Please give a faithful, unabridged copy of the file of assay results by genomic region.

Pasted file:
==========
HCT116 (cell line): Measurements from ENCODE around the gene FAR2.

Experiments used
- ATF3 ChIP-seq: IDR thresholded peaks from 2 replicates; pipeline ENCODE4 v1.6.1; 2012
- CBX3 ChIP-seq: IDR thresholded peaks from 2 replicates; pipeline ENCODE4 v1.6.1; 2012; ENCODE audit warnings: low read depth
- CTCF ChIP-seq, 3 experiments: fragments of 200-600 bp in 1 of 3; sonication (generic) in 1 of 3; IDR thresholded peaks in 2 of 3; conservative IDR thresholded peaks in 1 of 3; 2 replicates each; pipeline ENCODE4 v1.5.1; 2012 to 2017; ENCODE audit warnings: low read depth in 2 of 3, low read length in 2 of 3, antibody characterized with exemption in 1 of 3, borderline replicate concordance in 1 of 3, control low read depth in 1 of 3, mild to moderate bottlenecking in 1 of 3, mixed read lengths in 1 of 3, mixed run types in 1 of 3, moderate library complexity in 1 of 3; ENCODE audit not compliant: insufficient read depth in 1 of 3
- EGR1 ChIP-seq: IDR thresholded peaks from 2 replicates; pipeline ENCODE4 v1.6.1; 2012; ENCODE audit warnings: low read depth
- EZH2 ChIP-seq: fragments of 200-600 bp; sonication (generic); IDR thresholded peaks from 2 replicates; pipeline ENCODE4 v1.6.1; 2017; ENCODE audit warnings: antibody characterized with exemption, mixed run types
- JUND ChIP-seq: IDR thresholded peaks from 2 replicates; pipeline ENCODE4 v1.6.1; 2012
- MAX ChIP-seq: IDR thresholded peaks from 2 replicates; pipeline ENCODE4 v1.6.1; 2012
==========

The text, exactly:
HCT116 (cell line): Measurements from ENCODE around the gene FAR2.

Experiments used
- ATF3 ChIP-seq: IDR thresholded peaks from 2 replicates; pipeline ENCODE4 v1.6.1; 2012
- CBX3 ChIP-seq: IDR thresholded peaks from 2 replicates; pipeline ENCODE4 v1.6.1; 2012; ENCODE audit warnings: low read depth
- CTCF ChIP-seq, 3 experiments: fragments of 200-600 bp in 1 of 3; sonication (generic) in 1 of 3; IDR thresholded peaks in 2 of 3; conservative IDR thresholded peaks in 1 of 3; 2 replicates each; pipeline ENCODE4 v1.5.1; 2012 to 2017; ENCODE audit warnings: low read depth in 2 of 3, low read length in 2 of 3, antibody characterized with exemption in 1 of 3, borderline replicate concordance in 1 of 3, control low read depth in 1 of 3, mild to moderate bottlenecking in 1 of 3, mixed read lengths in 1 of 3, mixed run types in 1 of 3, moderate library complexity in 1 of 3; ENCODE audit not compliant: insufficient read depth in 1 of 3
- EGR1 ChIP-seq: IDR thresholded peaks from 2 replicates; pipeline ENCODE4 v1.6.1; 2012; ENCODE audit warnings: low read depth
- EZH2 ChIP-seq: fragments of 200-600 bp; sonication (generic); IDR thresholded peaks from 2 replicates; pipeline ENCODE4 v1.6.1; 2017; ENCODE audit warnings: antibody characterized with exemption, mixed run types
- JUND ChIP-seq: IDR thresholded peaks from 2 replicates; pipeline ENCODE4 v1.6.1; 2012
- MAX ChIP-seq: IDR thresholded peaks from 2 replicates; pipeline ENCODE4 v1.6.1; 2012